February 13, 2013
From time to time we'll publish a guest blogpost by the editors at Fueled. The first one is from Chrissy Giglio. Enjoy:
Why Most Startups that got Bought Don’t Have VC Funding: With new data from 2012, we’re able to see some interesting trends that are occurring in the world of startups. This past year there were 2,277 private technology companies acquired all around the world. From this overall number, we’re able to look into each broken down category and see what’s really going on.
According to the official report from CB Insights, out of the total number of companies acquired, 331 of them disclosed information about the finances of their deals. For 331 companies, the total price for all of them was $46.8 billion. The final total would be a great deal higher if more, or all, companies shared their financial information. Of that amount, there were only eight $1 billion dollar deals. The majority of the lot, 80 percent, of the deals were for less than $200 million. And to break it down further- 50 percent of transactions were for less than $50 million.
Beyond the price tags, one of the most interesting things to take a close look at is the fact that the majority of the companies acquired have never received any form of funding. To be exact, 76 percent of the 2,277 companies never received any form of of institutional investment before they were acquired. This number comes as a shock since many people are under the assumption that in order to succeed as a startup, you need to be backed by some financial mavens.
Generally there are many reasons behind one being interested in receiving some form of funding. An article from Forbes lists out the major reasons behind a company needing/wanting funding, as well as some thoughts as to why it is or isn’t necessary.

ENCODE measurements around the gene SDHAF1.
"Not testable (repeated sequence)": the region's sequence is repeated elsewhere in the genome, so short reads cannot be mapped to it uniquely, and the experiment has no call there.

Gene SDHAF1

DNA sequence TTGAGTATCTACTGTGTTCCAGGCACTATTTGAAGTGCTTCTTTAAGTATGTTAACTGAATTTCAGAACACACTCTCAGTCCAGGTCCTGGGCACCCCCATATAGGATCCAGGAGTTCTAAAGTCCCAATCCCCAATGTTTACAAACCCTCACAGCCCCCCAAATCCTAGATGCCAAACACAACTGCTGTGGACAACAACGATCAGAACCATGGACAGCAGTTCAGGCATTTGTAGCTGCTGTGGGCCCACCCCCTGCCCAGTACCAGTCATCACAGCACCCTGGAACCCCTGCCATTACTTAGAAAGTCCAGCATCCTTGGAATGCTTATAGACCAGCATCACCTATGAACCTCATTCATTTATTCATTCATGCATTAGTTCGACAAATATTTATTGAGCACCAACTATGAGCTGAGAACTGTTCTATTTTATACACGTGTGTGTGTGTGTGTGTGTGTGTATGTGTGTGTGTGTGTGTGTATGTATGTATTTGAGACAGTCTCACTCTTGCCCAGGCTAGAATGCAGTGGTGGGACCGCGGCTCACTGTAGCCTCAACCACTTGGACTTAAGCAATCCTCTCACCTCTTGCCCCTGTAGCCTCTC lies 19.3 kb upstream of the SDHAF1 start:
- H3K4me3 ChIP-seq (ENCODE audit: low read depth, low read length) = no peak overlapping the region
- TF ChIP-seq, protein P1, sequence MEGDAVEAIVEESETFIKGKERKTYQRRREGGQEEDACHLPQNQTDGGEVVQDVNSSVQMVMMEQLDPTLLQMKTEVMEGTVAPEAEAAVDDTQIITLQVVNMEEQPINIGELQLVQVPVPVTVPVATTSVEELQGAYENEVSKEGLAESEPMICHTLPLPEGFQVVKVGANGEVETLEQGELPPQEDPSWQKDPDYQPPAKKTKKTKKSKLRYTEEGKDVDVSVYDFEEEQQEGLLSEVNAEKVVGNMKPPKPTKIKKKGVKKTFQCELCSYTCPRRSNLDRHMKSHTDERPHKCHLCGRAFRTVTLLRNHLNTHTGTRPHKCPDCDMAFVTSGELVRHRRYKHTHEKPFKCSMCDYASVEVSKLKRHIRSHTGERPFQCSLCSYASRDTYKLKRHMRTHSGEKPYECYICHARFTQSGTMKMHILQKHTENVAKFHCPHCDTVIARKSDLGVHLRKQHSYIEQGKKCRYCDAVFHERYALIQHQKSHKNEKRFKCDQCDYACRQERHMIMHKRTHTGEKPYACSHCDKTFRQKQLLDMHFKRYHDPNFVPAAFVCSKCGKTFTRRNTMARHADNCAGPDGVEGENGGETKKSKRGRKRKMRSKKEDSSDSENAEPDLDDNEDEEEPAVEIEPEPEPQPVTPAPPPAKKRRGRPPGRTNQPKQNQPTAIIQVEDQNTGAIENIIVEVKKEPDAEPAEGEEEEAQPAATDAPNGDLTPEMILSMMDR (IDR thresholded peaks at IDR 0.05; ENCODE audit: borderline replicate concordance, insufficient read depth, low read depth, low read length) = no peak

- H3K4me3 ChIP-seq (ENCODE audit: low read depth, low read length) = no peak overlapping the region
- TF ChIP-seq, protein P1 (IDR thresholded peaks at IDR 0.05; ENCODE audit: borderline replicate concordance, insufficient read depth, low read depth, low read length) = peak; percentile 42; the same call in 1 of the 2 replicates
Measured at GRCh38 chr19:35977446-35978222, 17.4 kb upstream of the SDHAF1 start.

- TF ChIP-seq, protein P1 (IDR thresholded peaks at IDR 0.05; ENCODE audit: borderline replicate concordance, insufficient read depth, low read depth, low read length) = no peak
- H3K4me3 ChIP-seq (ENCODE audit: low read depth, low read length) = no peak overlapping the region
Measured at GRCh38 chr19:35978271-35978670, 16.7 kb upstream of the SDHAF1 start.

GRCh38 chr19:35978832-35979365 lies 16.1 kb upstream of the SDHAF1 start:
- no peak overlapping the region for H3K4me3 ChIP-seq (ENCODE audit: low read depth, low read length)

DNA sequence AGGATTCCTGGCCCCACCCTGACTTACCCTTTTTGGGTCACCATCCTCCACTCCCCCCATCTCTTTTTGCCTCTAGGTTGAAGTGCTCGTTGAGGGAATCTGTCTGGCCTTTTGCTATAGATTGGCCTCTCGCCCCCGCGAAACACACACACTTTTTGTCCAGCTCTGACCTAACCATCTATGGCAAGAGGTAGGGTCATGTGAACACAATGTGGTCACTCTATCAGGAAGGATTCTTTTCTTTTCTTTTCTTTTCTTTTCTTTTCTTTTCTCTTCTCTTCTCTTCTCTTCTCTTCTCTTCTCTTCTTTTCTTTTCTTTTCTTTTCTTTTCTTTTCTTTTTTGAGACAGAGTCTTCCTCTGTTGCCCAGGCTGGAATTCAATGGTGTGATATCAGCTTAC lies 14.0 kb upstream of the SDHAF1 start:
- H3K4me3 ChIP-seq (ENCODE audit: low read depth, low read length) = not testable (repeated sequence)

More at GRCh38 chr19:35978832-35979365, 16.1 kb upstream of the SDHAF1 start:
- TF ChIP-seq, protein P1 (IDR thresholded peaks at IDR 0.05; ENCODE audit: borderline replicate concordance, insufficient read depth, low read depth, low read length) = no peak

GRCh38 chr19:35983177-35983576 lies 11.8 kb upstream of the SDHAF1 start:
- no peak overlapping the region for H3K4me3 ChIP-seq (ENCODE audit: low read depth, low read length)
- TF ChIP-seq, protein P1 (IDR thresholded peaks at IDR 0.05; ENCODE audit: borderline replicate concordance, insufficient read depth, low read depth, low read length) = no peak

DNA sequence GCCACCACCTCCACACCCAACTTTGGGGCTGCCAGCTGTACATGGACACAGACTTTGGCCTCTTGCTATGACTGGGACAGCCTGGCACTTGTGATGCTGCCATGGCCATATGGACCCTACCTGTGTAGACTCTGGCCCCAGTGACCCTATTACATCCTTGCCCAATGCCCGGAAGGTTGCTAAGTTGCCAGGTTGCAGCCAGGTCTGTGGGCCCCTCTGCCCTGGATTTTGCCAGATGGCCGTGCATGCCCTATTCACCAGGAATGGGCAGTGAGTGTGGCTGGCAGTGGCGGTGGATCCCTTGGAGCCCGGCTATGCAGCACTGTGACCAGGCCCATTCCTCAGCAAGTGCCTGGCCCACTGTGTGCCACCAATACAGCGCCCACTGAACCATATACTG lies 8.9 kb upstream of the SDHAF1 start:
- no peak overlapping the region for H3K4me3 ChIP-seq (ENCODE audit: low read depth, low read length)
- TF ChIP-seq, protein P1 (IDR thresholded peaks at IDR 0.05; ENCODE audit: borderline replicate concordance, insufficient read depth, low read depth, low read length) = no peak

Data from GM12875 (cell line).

The fact that the majority of companies hadn’t received funding is a positive statistic that must bring hope to many entrepreneurs who are hoping to expand in the industry. If these companies are surviving and growing without any venture capital or public equity funding, it must mean that they’re doing something right on their own. The general factors that are allowing these tech startups to thrive are their profits in general and also that of angel financing (funds from family or friends).
It’s important to look deeper and see the most important factor. Startups without venture capital funding are starting to be taken just as seriously as any other startup. Having venture capital funding isn’t the only factor that pre determines if you will be successful or not. Originally it appeared that a company had potential especially if a major backer was willing to give money. Now, perhaps, it is even more impressive when a startup can succeed on their own.
It appears this may be a trend in the tech startup world as we see reported by VentureBeat. Incubator, 500 Startups, is now accepting applications to join their program. Every time prior, the new startups were chosen based off of recommendations from others- including venture firms. Now, every startup is allowed to apply and doesn’t need any recommendations from other sources to be considered “qualified”. Starting on January 31st and ending on March 1st, 500 Startups are asking those interested to apply via AngelList.
Exciting and optimistic changes are on the horizon for young entrepreneurs who are trying to break into the tech scene. Based off of how things are going, it seems like now is a good time to jump in...and hopefully not sink.
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Chrissy is a turtleneck wearing, interior design enthusiast who is made up of approximately 90% iced coffee. When she's not writing, you can find her walking at a snail's pace through a museum or taking photos of understated architecture throughout Manhattan.